One option to increase motivation is to focus on rewards for reaching set goals. Many leaders have a clear laid out reward plan while team members often feel frustrated by the lack of information or missing rewards. Rewarding single members might seem complicated because it is hard to keep track of e.g.: who spent how much time on a ticket. Rewarding collective progress might in some cases be easier and gives a little extra push by improving the exchange and the teamwork. During the past year, many team members felt singled out and alone. As a result, refocusing on the collective effort to succeed and being rewarded can benefit the cause in more than one way.
However, recognition on the way towards the goal might be one of the biggest and cheapest extrinsic motivators. Telling your team that you see them doing a great job and cheering them up during a difficult phase, costs effort but is otherwise free and can be a total game changer. Easy tools can be e.g.: a thank you note, a shout out, a slack message. Mika noticed how these skills used in private life can also help to become a better leader and motivator.
“Besides work, I have a long background in sports being the captain and coach of many teams. I would like to think there’s something in there that comes naturally when huddling a team together and working toward a shared goal.”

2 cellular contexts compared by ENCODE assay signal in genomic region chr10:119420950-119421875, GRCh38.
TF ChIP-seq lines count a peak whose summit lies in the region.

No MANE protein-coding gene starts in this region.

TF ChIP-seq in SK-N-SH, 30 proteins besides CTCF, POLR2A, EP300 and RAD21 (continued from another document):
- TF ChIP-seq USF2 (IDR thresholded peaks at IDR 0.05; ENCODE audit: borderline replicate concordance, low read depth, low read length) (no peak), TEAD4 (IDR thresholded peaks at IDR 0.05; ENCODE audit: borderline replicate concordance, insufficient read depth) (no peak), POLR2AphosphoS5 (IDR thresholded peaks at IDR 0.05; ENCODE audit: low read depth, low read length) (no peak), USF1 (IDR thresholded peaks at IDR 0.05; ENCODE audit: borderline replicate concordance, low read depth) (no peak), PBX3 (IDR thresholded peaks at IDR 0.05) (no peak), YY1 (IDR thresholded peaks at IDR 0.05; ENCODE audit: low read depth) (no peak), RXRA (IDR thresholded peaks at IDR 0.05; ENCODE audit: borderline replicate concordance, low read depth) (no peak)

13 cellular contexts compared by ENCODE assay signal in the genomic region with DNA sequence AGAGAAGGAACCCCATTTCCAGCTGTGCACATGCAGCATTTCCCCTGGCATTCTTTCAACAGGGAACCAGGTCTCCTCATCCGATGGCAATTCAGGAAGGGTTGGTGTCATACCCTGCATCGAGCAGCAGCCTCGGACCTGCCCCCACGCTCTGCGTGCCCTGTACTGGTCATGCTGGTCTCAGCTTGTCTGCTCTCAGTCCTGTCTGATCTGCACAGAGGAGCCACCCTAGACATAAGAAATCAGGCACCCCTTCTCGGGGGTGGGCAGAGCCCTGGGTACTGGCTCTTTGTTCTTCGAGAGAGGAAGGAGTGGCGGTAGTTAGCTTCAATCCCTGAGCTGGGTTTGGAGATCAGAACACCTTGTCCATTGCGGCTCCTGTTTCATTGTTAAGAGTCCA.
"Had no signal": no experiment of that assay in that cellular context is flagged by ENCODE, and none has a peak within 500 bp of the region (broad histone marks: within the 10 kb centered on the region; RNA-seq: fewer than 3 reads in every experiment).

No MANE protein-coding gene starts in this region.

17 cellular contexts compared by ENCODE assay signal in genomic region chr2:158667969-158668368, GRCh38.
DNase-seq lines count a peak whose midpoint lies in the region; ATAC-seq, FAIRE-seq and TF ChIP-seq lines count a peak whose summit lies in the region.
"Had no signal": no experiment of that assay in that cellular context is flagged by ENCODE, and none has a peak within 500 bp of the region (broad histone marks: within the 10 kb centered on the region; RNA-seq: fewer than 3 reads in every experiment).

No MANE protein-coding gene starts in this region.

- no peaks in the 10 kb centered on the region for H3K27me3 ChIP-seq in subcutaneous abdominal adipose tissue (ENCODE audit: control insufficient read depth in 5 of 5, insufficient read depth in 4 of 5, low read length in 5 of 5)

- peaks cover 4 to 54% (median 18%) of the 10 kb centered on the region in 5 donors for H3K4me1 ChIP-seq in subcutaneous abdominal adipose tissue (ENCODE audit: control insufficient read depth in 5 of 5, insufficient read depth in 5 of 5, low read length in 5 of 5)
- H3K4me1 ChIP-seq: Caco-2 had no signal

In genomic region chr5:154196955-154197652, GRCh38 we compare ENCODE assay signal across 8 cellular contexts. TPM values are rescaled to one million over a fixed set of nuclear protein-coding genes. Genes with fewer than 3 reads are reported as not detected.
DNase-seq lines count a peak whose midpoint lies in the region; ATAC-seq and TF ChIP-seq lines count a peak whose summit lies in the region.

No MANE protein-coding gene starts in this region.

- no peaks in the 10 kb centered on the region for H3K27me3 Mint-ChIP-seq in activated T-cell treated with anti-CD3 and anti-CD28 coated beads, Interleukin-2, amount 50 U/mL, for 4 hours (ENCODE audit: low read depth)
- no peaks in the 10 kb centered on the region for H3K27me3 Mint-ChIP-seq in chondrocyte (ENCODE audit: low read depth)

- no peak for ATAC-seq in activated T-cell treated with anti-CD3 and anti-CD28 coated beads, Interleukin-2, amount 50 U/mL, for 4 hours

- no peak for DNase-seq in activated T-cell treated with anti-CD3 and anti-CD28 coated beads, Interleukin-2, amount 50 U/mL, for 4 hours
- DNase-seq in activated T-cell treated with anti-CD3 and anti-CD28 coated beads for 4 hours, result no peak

Many leaders have experience leading in other parts of their life. Taking responsibility and caring for others requires a shift in mindset, which leads from “me” to “us”. Some of my clients say that creating value, following up on the progress and helping others to grow is one of their core motivations. Mika feels that his values and the values of auntie align well. Being satisfied and feeling connected helps him to feel motivated and motivate others as well.
“Auntie is one of those companies, where you feel you are having a positive impact on the world. We help people feel better, and that’s amazing. This also means that the people who lean toward working with us share a sense of empathy toward other people and this positively drives the culture. I try to ask how everyone is doing because I genuinely do care. Especially when being remote, the small feat of just asking can sometimes have a great impact on how the other person is feeling.”
Being curious about the world that surrounds us, including other people and being interested in personal development Mika and many other leaders are never done learning. Leaders often feel a strong intrinsic motivation or hunger for improving themselves and create a positive and inspirational atmosphere around them. They care about testing new strategies and inspire the growth mindset in their team culture.
“I’m also an avid reader and (podcast/audiobook) listener and try to always be learning new things. I combine ideas, thoughts and views from multiple different categories and try to understand why they work in the context they do, and if they could be adapted to something we would benefit from.”
Thank you, Mika, for your time and all the valuable insights. Being a leader requires skills, which need to be learned, trained and from time to time refreshed. Auntie has designed different leadership packages: Born to Lead, Leading with a Meaning, Dream Team in Process, Leading from a Distance, and Leader in Rough Waters. These meet the needs of the leadership roles and its requirements by supporting reflection on existing skills, building new skills, and finding the right routines to become a more successful leader.
The author of the blog is Heide Nuutinen, a licensed psychologist specialized in work psychology, a certified relaxation therapist, a PMR instructor and an Auntie professional who is happy to work with you.